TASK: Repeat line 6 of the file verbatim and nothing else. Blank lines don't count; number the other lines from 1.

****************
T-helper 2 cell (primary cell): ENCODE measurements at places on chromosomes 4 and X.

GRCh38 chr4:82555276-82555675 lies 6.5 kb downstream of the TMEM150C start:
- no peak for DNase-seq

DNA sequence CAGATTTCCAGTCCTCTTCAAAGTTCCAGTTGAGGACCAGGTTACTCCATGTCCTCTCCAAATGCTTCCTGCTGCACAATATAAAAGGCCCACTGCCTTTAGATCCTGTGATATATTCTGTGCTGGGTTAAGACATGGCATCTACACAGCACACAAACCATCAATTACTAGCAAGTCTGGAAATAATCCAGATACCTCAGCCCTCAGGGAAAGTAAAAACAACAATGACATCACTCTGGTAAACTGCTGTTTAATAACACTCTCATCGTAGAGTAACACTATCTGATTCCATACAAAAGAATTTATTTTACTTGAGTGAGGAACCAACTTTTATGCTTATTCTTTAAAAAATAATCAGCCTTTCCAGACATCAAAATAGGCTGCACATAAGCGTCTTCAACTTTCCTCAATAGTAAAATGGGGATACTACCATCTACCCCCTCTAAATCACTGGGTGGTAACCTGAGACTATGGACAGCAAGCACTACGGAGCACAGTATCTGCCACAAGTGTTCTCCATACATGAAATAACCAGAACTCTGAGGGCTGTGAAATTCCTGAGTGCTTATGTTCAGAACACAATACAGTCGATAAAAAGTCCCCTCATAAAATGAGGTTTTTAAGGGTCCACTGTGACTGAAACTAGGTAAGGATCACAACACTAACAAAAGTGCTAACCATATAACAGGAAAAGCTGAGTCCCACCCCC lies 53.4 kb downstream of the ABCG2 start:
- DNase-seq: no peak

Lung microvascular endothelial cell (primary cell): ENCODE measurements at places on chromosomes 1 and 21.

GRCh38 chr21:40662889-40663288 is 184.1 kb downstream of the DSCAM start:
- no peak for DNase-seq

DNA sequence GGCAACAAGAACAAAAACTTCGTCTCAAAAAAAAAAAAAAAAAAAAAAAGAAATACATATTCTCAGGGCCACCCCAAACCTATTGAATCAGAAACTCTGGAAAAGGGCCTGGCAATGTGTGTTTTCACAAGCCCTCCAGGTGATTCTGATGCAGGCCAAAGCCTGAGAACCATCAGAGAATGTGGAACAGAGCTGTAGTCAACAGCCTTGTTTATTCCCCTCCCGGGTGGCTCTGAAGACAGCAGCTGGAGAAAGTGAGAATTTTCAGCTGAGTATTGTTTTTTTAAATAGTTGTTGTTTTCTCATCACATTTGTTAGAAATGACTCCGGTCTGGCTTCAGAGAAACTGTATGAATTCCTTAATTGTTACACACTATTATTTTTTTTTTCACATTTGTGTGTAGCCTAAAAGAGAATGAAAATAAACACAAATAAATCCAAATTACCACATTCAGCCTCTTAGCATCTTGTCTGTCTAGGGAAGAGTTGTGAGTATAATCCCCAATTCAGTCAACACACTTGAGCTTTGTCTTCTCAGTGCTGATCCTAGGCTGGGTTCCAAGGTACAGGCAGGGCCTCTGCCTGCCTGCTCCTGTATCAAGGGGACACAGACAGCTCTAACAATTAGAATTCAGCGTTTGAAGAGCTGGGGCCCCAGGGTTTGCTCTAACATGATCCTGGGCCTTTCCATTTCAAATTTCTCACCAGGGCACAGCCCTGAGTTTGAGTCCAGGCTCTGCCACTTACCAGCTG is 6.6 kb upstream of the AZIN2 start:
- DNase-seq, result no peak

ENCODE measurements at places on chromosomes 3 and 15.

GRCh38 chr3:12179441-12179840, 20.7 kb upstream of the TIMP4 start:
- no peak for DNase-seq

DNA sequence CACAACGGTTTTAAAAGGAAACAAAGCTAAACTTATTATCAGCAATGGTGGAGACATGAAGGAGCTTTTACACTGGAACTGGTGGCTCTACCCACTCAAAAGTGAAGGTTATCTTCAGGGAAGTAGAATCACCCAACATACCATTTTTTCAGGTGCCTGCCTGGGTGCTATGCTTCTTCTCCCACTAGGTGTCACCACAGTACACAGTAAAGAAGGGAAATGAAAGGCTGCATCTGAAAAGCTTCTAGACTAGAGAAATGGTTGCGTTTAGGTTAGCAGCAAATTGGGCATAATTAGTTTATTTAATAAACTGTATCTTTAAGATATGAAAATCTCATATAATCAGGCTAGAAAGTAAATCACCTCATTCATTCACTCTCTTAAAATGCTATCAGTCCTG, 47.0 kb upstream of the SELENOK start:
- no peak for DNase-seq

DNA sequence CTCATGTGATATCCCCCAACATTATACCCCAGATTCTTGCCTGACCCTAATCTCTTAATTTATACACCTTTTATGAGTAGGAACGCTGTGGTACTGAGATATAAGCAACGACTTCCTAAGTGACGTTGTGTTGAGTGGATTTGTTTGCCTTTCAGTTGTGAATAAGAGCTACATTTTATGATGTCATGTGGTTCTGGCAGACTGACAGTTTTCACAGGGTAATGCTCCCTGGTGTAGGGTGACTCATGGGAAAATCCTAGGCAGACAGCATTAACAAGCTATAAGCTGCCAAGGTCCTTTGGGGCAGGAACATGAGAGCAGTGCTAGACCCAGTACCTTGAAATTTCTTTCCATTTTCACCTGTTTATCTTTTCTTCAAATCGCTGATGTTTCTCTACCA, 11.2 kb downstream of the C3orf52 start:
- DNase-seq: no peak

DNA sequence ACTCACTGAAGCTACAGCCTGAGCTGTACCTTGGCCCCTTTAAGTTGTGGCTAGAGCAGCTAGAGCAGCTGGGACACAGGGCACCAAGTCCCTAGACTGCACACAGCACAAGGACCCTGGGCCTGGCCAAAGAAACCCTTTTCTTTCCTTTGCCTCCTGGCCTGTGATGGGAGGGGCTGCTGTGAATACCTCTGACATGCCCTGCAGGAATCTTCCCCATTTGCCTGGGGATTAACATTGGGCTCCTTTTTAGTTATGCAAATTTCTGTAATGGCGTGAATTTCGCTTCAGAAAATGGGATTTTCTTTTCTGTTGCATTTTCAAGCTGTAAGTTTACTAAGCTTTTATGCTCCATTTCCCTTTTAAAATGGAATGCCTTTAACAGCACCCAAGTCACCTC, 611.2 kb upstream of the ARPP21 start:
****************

Lung microvascular endothelial cell (primary cell): ENCODE measurements at places on chromosomes 1 and 21.